Psychiatrists should “pay attention” to criticisms from people who have experienced psychosis

Psychiatrists should “pay attention” to criticisms leveled at them from more than 30 people who hear, or have heard voices, and whose experiences are documented on a new website, says the head of a leading mental health organisation.

The people, diagnosed with schizophrenia or bi-polar disorder, have described on video their experience of psychosis and treatment at

Professor Tim Kendall, director of the National Collaborating Centre for Mental Health which produces mental health guidance for the National Institute for Health and Clinical Excellence (NICE) said: “This website is not an ideological mouthpiece but an evidence-based scientific resource. If that includes criticism of what we as psychiatrists are doing, then it’s important that we listen carefully.”

The website is produced by the DIPEx charity, and is part-funded by the Department of Health.

NICE is to use the video testimonies for its service user experience guidance, to be published later this year.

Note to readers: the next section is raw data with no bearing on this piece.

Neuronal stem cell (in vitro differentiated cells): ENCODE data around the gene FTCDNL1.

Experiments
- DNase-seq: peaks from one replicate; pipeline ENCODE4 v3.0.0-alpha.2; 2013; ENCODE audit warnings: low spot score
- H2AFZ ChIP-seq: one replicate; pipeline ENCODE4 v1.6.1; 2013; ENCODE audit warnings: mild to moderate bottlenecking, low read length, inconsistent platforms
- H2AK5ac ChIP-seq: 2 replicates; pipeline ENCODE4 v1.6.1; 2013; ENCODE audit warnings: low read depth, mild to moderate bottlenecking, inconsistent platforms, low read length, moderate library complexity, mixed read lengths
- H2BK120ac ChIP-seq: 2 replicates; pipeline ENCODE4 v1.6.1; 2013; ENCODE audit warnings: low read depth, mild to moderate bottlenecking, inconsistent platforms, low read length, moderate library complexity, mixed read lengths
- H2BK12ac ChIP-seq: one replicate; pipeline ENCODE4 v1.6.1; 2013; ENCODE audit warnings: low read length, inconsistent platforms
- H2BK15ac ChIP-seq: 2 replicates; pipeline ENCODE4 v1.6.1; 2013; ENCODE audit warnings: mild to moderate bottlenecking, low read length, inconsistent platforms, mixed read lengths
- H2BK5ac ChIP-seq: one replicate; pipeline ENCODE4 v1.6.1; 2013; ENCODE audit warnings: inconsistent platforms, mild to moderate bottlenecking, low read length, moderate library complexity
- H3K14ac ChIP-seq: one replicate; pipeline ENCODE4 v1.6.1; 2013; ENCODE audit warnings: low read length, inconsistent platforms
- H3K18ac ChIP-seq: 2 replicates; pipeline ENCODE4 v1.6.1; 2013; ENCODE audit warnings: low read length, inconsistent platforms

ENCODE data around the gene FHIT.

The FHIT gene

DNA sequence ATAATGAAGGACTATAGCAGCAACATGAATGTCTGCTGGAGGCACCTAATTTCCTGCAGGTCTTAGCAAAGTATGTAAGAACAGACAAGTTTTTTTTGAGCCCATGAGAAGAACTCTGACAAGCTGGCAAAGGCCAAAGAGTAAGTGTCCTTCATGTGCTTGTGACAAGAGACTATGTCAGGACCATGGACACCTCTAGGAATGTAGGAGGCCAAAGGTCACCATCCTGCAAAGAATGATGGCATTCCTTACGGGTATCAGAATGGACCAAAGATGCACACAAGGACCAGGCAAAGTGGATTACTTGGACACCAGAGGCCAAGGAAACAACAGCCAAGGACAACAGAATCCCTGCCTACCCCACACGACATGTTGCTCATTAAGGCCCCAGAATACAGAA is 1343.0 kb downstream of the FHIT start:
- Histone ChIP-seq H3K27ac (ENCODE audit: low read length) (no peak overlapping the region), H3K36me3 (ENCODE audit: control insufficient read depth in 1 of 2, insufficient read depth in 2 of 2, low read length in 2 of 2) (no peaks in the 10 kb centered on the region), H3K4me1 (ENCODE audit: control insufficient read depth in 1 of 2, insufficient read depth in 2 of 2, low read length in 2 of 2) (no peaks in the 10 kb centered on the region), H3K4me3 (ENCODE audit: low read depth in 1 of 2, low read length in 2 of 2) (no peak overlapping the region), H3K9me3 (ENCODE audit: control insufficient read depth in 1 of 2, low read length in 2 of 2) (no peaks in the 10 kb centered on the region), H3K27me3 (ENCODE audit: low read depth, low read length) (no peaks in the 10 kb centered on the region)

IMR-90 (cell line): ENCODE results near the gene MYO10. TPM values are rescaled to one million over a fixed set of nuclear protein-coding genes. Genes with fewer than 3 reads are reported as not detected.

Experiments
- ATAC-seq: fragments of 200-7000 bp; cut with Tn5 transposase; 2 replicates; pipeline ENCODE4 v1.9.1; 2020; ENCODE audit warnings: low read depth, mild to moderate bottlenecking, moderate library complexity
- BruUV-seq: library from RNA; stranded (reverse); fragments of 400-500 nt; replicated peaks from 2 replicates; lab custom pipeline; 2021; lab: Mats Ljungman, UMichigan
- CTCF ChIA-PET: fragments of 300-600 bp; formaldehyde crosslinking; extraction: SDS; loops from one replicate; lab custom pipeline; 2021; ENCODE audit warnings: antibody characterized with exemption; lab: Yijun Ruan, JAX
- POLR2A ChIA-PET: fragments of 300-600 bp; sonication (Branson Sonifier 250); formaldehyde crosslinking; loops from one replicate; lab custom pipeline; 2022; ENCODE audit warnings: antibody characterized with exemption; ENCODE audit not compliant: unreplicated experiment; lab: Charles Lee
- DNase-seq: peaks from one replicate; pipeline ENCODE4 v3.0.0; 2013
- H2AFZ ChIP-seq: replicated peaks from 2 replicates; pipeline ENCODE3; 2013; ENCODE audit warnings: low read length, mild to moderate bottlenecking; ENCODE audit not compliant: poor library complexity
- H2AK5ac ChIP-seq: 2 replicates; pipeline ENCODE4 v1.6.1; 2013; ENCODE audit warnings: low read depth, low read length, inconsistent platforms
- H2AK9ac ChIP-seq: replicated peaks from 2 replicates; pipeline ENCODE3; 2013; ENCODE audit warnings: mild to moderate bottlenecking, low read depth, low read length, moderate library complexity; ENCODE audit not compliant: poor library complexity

Contributors discuss their experiences of:

  • trauma, including bullying and sexual and physical abuse in childhood
  • hearing voices, seeing things and having unusual beliefs – with examples of how aspects of how life from religion to technology feature in these types of beliefs
  • taking medication, sometimes under duress, that often has unpleasant side effects such as substantial weight gain
  • hospital and community services, including being detained under the Mental Health Act
  • alcohol and drug abuse
  •  failing to be taken seriously by health professionals
  • marginalised and stigmatised by their diagnosis
  • spirituality
  • prison and police

Prof Kendall said: “Taking patients’ experience into account is now recognised as a key part of improving the quality of healthcare – and this is especially the case with severe mental illness where the experience of psychosis has such an impact on so many aspects of people’s lives.”

Dr Laura Griffith, senior researcher at the Health Experiences Research Group at Oxford University and who carried out the interviews, said the video testimonies will “humanise experiences that are too often dehumanised’ as well as support planning for improving services.

“At a time when psychiatrists, psychologists and others in the health service are looking at developing ‘outcome measures’ to assess whether mental health services have been successful, people with direct experience of psychosis should play a key role in deciding what these outcomes should look like.” she said.

Peter Bullimore, of the Hearing Voices Network charity, and who is featured on the website said the testimonies will “help break down the stigma of having psychotic experiences”

“It will also get across the positive view that people can recover from the experience of trauma to which psychosis is so often a response,” he said.

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